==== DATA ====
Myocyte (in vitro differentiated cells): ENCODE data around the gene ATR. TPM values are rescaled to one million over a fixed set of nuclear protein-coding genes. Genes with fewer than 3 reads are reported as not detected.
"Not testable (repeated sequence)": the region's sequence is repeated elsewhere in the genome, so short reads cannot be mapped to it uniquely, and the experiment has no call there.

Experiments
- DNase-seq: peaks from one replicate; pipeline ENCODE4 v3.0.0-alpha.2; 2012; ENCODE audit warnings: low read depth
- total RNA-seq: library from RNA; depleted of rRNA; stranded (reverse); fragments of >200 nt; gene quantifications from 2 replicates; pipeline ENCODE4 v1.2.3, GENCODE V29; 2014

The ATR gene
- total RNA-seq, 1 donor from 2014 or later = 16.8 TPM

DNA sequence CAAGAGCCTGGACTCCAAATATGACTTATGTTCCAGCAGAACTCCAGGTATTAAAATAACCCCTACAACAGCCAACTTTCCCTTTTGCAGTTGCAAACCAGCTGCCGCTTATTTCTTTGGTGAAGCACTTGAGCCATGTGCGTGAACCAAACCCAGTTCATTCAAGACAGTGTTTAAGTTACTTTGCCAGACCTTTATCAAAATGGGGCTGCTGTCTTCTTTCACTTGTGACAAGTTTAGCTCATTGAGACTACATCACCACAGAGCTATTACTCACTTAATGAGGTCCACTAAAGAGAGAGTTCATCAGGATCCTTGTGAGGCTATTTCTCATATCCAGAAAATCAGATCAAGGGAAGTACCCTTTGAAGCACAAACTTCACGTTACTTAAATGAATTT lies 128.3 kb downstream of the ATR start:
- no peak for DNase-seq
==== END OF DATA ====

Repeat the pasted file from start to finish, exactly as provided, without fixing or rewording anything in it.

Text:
Myocyte (in vitro differentiated cells): ENCODE data around the gene ATR. TPM values are rescaled to one million over a fixed set of nuclear protein-coding genes. Genes with fewer than 3 reads are reported as not detected.
"Not testable (repeated sequence)": the region's sequence is repeated elsewhere in the genome, so short reads cannot be mapped to it uniquely, and the experiment has no call there.

Experiments
- DNase-seq: peaks from one replicate; pipeline ENCODE4 v3.0.0-alpha.2; 2012; ENCODE audit warnings: low read depth
- total RNA-seq: library from RNA; depleted of rRNA; stranded (reverse); fragments of >200 nt; gene quantifications from 2 replicates; pipeline ENCODE4 v1.2.3, GENCODE V29; 2014

The ATR gene
- total RNA-seq, 1 donor from 2014 or later = 16.8 TPM

DNA sequence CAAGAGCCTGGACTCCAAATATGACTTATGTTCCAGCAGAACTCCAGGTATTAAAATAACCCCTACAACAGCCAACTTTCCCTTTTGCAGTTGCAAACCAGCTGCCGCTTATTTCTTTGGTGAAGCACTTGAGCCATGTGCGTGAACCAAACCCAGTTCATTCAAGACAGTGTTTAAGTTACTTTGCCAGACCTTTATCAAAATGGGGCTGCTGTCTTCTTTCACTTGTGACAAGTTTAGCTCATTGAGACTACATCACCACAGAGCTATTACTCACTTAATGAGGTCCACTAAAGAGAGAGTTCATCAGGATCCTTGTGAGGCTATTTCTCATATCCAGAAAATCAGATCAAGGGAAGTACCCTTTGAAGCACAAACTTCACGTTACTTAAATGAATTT lies 128.3 kb downstream of the ATR start:
- no peak for DNase-seq